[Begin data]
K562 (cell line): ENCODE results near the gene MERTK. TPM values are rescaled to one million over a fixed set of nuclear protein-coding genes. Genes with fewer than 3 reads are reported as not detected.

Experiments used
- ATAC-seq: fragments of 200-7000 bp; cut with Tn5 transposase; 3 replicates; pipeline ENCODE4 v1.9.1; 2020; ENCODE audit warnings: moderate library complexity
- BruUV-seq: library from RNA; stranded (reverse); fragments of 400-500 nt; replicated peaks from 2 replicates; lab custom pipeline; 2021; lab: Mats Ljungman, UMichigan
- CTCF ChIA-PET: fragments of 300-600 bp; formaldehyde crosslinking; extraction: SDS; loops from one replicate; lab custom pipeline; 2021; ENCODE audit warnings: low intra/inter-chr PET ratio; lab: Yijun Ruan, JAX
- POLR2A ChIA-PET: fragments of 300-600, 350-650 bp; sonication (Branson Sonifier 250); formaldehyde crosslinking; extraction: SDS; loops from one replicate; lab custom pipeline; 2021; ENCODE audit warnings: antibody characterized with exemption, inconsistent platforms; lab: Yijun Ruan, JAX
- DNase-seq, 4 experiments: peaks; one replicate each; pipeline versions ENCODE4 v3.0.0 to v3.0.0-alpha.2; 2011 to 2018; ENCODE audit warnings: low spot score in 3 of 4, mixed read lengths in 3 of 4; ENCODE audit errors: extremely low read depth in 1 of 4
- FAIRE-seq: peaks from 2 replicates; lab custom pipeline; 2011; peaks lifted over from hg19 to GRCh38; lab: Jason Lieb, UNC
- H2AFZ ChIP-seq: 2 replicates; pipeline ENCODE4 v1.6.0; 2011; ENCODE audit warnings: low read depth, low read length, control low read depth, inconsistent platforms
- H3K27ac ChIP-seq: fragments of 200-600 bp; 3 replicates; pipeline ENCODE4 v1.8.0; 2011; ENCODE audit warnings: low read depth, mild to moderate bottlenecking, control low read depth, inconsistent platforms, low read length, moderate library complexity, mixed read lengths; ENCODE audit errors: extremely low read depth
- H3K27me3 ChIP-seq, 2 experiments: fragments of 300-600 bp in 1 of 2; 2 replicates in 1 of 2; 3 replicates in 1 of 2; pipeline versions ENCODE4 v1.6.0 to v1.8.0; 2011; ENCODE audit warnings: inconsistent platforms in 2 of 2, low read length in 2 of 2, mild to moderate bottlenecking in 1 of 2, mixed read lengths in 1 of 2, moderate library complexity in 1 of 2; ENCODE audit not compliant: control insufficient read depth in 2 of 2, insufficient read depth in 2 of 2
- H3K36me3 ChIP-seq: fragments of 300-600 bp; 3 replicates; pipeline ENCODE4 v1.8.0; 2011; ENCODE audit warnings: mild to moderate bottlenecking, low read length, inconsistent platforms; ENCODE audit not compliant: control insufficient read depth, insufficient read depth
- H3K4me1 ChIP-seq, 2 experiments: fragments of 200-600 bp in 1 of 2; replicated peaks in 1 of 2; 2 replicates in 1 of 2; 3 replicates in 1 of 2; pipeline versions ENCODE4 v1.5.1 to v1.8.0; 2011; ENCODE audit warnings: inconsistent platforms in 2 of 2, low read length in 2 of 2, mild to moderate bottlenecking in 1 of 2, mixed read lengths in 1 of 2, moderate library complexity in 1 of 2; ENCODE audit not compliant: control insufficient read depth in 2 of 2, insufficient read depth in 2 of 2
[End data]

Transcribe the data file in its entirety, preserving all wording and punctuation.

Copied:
K562 (cell line): ENCODE results near the gene MERTK. TPM values are rescaled to one million over a fixed set of nuclear protein-coding genes. Genes with fewer than 3 reads are reported as not detected.

Experiments used
- ATAC-seq: fragments of 200-7000 bp; cut with Tn5 transposase; 3 replicates; pipeline ENCODE4 v1.9.1; 2020; ENCODE audit warnings: moderate library complexity
- BruUV-seq: library from RNA; stranded (reverse); fragments of 400-500 nt; replicated peaks from 2 replicates; lab custom pipeline; 2021; lab: Mats Ljungman, UMichigan
- CTCF ChIA-PET: fragments of 300-600 bp; formaldehyde crosslinking; extraction: SDS; loops from one replicate; lab custom pipeline; 2021; ENCODE audit warnings: low intra/inter-chr PET ratio; lab: Yijun Ruan, JAX
- POLR2A ChIA-PET: fragments of 300-600, 350-650 bp; sonication (Branson Sonifier 250); formaldehyde crosslinking; extraction: SDS; loops from one replicate; lab custom pipeline; 2021; ENCODE audit warnings: antibody characterized with exemption, inconsistent platforms; lab: Yijun Ruan, JAX
- DNase-seq, 4 experiments: peaks; one replicate each; pipeline versions ENCODE4 v3.0.0 to v3.0.0-alpha.2; 2011 to 2018; ENCODE audit warnings: low spot score in 3 of 4, mixed read lengths in 3 of 4; ENCODE audit errors: extremely low read depth in 1 of 4
- FAIRE-seq: peaks from 2 replicates; lab custom pipeline; 2011; peaks lifted over from hg19 to GRCh38; lab: Jason Lieb, UNC
- H2AFZ ChIP-seq: 2 replicates; pipeline ENCODE4 v1.6.0; 2011; ENCODE audit warnings: low read depth, low read length, control low read depth, inconsistent platforms
- H3K27ac ChIP-seq: fragments of 200-600 bp; 3 replicates; pipeline ENCODE4 v1.8.0; 2011; ENCODE audit warnings: low read depth, mild to moderate bottlenecking, control low read depth, inconsistent platforms, low read length, moderate library complexity, mixed read lengths; ENCODE audit errors: extremely low read depth
- H3K27me3 ChIP-seq, 2 experiments: fragments of 300-600 bp in 1 of 2; 2 replicates in 1 of 2; 3 replicates in 1 of 2; pipeline versions ENCODE4 v1.6.0 to v1.8.0; 2011; ENCODE audit warnings: inconsistent platforms in 2 of 2, low read length in 2 of 2, mild to moderate bottlenecking in 1 of 2, mixed read lengths in 1 of 2, moderate library complexity in 1 of 2; ENCODE audit not compliant: control insufficient read depth in 2 of 2, insufficient read depth in 2 of 2
- H3K36me3 ChIP-seq: fragments of 300-600 bp; 3 replicates; pipeline ENCODE4 v1.8.0; 2011; ENCODE audit warnings: mild to moderate bottlenecking, low read length, inconsistent platforms; ENCODE audit not compliant: control insufficient read depth, insufficient read depth
- H3K4me1 ChIP-seq, 2 experiments: fragments of 200-600 bp in 1 of 2; replicated peaks in 1 of 2; 2 replicates in 1 of 2; 3 replicates in 1 of 2; pipeline versions ENCODE4 v1.5.1 to v1.8.0; 2011; ENCODE audit warnings: inconsistent platforms in 2 of 2, low read length in 2 of 2, mild to moderate bottlenecking in 1 of 2, mixed read lengths in 1 of 2, moderate library complexity in 1 of 2; ENCODE audit not compliant: control insufficient read depth in 2 of 2, insufficient read depth in 2 of 2